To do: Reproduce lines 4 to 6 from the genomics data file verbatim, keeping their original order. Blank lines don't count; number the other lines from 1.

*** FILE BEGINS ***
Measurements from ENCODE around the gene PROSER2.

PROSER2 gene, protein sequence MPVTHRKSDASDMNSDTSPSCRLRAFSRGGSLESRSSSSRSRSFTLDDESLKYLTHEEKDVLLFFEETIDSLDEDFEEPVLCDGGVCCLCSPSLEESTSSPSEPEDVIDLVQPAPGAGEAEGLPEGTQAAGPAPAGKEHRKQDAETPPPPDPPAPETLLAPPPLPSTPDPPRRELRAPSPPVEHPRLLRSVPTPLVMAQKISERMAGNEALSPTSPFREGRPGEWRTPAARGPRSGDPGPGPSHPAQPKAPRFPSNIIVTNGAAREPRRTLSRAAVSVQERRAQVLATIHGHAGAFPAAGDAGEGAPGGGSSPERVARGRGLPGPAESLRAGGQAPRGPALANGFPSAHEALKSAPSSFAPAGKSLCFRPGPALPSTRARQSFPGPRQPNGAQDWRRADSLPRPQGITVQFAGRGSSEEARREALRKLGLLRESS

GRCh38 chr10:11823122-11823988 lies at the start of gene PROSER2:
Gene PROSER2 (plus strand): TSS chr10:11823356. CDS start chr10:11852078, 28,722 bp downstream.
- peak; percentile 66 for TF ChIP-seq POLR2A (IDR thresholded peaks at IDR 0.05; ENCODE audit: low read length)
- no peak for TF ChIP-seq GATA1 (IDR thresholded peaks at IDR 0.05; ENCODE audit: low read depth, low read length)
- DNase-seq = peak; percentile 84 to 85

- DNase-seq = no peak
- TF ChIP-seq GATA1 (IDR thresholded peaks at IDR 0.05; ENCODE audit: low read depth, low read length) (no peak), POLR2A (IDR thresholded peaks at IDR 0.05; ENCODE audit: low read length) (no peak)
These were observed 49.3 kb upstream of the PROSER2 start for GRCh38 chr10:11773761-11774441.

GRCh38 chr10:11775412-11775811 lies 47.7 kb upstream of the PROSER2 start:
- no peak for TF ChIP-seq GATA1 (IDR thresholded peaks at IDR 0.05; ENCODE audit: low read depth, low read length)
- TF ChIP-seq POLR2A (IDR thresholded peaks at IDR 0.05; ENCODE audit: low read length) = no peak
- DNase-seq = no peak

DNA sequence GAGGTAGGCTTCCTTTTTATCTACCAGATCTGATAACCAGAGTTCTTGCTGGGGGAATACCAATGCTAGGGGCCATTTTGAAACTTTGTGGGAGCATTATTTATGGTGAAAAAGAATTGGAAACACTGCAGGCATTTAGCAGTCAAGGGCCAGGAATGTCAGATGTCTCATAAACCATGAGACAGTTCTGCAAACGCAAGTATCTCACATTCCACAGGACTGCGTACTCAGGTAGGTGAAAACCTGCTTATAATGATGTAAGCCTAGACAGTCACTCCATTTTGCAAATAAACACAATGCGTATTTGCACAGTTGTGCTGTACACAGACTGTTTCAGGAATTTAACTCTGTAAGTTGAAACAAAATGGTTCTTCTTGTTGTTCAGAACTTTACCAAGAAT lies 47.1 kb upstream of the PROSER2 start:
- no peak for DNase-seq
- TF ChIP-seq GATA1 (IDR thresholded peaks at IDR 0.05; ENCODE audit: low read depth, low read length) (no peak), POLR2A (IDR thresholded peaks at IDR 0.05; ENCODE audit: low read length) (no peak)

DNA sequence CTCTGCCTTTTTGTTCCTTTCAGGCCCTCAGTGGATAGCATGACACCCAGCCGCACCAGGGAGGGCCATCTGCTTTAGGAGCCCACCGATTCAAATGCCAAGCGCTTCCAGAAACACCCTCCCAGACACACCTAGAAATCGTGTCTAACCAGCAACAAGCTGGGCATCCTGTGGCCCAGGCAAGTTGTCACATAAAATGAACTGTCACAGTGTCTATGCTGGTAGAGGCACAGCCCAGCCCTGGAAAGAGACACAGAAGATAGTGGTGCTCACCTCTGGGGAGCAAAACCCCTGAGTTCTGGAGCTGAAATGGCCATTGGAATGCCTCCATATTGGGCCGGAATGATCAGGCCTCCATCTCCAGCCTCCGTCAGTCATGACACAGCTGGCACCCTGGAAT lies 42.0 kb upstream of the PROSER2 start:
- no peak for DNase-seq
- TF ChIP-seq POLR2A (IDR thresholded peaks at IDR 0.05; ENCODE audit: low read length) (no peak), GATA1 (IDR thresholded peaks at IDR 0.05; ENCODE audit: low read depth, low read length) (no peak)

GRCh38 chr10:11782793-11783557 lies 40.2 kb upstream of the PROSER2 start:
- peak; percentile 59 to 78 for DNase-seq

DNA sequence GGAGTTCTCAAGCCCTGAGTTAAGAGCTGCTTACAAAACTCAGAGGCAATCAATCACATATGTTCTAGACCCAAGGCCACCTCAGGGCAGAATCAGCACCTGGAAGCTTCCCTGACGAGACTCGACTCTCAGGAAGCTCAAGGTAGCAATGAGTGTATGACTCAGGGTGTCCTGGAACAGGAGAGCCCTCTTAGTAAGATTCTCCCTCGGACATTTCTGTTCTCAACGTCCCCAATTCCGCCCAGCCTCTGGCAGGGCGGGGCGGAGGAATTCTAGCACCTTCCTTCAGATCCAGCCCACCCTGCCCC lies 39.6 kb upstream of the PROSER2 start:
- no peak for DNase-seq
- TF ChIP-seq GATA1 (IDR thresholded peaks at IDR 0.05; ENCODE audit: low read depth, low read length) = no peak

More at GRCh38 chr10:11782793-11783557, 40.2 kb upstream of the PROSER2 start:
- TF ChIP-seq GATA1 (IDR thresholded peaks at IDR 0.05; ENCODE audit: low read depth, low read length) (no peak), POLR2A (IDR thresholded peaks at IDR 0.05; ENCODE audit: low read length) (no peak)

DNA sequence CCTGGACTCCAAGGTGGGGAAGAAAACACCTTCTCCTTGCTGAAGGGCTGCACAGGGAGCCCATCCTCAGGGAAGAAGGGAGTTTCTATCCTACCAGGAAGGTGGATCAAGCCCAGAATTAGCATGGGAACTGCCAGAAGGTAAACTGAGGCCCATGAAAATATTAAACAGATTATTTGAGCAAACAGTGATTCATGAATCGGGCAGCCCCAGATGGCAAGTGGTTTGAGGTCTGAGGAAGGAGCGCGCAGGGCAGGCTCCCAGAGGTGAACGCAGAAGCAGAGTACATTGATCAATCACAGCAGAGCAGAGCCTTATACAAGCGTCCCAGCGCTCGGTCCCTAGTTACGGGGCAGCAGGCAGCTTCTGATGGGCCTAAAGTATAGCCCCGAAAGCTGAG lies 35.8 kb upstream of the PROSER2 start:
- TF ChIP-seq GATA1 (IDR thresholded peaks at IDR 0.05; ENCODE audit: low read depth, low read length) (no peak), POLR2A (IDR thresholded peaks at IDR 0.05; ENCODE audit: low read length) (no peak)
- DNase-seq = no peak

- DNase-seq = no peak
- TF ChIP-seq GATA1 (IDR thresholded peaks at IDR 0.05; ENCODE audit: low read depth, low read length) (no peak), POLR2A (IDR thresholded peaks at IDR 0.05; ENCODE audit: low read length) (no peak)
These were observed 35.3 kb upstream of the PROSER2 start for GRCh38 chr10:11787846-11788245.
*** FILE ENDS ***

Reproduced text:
Gene PROSER2 (plus strand): TSS chr10:11823356. CDS start chr10:11852078, 28,722 bp downstream.
- peak; percentile 66 for TF ChIP-seq POLR2A (IDR thresholded peaks at IDR 0.05; ENCODE audit: low read length)
- no peak for TF ChIP-seq GATA1 (IDR thresholded peaks at IDR 0.05; ENCODE audit: low read depth, low read length)